A variety of antimicrobial classes and antimicrobial drugs have been associated with ESBL-production in bacteria23,24. Cephalosporins, especially third-generation cephalosporins, fourth-generation cephalosporins, the quinolones, piperacillin+tazobactam, vancomycin, penicilins and beta-lactamase-inhibitors penicilins, and gentamicin all have been linked to ESBL-producing bugs25. Although a few studies have assessed important methodological principles like those that control group selection derived from appropriate sampling of the base population, time at risk and comorbid illnesses for studies on ESBL resistance.

            Behar et al, evaluated risk factors for ESBL resistance in Klebsiella pneumoniae in four different groups of comparisons, with two types of controls: non-resistant Klebsiella pneumoniae and patients without infection derived from the same source of cases26. They found the cephalosporins use as a consistent risk factor. Besides, time at risk and CVC use were also identified as risk factors.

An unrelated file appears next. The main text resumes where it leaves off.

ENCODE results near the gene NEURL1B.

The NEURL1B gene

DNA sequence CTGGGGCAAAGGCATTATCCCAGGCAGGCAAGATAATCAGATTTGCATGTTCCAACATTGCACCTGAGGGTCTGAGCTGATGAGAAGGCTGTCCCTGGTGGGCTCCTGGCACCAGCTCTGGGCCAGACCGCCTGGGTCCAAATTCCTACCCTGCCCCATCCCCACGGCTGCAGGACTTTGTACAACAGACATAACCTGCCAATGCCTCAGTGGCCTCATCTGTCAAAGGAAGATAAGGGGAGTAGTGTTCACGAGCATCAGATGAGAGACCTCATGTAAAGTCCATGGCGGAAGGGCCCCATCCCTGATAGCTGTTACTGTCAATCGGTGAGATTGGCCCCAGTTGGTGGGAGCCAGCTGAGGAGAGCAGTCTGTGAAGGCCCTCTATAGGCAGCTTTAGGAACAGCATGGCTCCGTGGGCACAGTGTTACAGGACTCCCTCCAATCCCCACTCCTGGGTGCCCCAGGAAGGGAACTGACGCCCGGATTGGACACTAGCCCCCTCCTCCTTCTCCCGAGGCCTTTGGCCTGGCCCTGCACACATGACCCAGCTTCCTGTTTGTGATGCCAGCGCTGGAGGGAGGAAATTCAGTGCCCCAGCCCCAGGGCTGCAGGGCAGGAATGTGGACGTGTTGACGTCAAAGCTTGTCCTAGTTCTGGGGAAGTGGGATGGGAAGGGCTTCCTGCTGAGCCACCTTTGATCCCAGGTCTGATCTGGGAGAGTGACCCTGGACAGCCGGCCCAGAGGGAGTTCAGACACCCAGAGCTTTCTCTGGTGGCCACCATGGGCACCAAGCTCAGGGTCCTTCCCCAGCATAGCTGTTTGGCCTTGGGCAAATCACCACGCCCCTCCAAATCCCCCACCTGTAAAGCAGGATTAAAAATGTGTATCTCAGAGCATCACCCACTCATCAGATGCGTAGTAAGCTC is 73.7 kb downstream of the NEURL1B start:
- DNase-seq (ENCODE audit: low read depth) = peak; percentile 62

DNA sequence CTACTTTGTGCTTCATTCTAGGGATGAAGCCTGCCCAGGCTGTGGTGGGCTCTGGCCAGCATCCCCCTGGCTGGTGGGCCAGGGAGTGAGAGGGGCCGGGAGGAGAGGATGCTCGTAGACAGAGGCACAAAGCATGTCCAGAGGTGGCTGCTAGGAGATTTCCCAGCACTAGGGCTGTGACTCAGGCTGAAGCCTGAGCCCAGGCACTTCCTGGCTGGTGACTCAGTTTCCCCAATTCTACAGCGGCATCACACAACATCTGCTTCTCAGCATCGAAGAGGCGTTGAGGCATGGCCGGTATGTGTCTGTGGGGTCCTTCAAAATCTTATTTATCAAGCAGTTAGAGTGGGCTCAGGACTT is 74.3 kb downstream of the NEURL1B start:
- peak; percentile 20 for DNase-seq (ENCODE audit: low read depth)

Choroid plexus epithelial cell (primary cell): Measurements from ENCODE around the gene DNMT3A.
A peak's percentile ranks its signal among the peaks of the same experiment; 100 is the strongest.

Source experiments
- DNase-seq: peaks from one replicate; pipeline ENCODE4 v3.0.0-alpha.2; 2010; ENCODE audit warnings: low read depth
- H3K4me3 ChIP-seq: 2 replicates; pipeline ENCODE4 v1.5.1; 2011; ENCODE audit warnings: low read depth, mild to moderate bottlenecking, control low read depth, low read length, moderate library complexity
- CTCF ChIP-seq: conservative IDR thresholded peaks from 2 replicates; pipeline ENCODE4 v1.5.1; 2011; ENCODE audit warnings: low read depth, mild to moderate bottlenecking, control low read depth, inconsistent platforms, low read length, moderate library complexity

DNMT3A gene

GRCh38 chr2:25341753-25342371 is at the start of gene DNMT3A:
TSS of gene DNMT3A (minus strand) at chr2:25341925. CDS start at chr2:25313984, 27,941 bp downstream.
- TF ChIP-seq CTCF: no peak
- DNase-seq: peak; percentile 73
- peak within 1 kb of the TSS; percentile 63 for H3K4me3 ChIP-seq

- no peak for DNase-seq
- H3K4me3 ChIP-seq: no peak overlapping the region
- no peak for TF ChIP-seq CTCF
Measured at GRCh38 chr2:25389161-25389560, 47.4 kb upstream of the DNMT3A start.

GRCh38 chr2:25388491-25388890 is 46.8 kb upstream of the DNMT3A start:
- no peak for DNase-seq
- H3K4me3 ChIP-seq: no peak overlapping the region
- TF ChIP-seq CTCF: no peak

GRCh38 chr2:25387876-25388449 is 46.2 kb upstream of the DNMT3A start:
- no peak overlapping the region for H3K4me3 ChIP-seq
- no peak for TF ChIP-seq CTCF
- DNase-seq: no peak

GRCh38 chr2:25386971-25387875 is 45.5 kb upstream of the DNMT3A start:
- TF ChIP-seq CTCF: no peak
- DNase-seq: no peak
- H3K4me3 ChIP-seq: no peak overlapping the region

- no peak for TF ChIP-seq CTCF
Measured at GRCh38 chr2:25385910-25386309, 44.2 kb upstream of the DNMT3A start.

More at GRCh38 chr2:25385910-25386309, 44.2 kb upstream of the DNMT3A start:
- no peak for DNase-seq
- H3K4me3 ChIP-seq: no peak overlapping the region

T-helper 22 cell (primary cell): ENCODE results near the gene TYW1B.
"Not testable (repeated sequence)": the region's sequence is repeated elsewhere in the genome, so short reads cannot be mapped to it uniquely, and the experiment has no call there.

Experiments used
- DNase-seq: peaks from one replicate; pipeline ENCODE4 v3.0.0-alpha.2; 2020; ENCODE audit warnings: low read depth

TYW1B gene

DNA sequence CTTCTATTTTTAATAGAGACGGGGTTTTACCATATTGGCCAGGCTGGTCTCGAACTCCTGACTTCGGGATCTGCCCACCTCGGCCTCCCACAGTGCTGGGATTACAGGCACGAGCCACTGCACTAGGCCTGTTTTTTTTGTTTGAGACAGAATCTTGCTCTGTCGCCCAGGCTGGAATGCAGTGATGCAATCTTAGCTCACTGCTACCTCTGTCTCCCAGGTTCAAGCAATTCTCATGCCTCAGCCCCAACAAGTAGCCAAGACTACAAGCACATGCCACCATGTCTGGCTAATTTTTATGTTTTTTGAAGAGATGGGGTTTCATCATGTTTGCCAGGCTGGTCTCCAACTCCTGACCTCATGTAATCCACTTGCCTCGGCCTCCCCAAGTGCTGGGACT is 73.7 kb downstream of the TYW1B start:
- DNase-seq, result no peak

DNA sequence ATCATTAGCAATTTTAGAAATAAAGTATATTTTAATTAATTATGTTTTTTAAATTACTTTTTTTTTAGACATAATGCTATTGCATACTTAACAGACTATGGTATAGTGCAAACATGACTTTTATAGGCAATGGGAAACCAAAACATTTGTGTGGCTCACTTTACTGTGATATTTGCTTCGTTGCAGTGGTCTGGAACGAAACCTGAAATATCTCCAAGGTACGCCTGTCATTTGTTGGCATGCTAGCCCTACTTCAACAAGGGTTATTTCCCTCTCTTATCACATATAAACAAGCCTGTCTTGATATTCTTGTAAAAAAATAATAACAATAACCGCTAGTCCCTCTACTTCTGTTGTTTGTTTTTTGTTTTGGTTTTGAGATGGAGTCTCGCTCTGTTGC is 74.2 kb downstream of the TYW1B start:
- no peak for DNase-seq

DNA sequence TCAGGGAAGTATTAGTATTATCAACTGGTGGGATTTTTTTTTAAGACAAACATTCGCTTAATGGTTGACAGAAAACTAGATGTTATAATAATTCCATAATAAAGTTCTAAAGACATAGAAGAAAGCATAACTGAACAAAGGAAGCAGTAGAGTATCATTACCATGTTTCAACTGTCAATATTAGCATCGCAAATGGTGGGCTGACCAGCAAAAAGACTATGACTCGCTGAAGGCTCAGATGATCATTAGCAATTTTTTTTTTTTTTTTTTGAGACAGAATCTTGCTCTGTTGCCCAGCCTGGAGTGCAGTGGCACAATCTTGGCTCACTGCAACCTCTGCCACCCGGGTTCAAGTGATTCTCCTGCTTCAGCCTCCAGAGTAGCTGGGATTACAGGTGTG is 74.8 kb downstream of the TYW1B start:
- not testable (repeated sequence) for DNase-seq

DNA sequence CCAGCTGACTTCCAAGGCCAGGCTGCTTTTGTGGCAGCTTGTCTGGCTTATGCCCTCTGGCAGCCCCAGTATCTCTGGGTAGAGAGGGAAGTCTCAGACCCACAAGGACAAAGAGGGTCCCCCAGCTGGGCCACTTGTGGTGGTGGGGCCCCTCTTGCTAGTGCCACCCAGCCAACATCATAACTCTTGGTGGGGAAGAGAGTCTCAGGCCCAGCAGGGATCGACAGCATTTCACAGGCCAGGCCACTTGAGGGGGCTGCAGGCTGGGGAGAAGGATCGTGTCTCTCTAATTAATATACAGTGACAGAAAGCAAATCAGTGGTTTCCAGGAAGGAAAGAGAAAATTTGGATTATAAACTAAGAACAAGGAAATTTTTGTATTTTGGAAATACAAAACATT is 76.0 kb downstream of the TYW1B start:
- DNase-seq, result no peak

Furthermore, Odds ratios were slightly higher considering antimicrobial use in the comparison between case and control Group 2, as stated by others. Furthermore, the cephalosporins as risk factors confirms the risk associated with ESBL-producers, however, our study confirms that second- and fourth-generation cephalosporins can also be related to ESBL-resistance in a setting of low use of other cephalosporins. In addition, this is the first study to link metronidazole use to ESBL-producers. Interestingly, this association was only seen in control group 1.  We speculate that this might be related to the suppression of intestinal anaerobic flora and the rise of resistant enterobactereacea. The use of other antimicrobial with activity against anaerobes like meropenem, ampicillin+sulbactam, and piperacillin+tazobactam were not related to resistance probably because enterobactereacea suppression flora too20.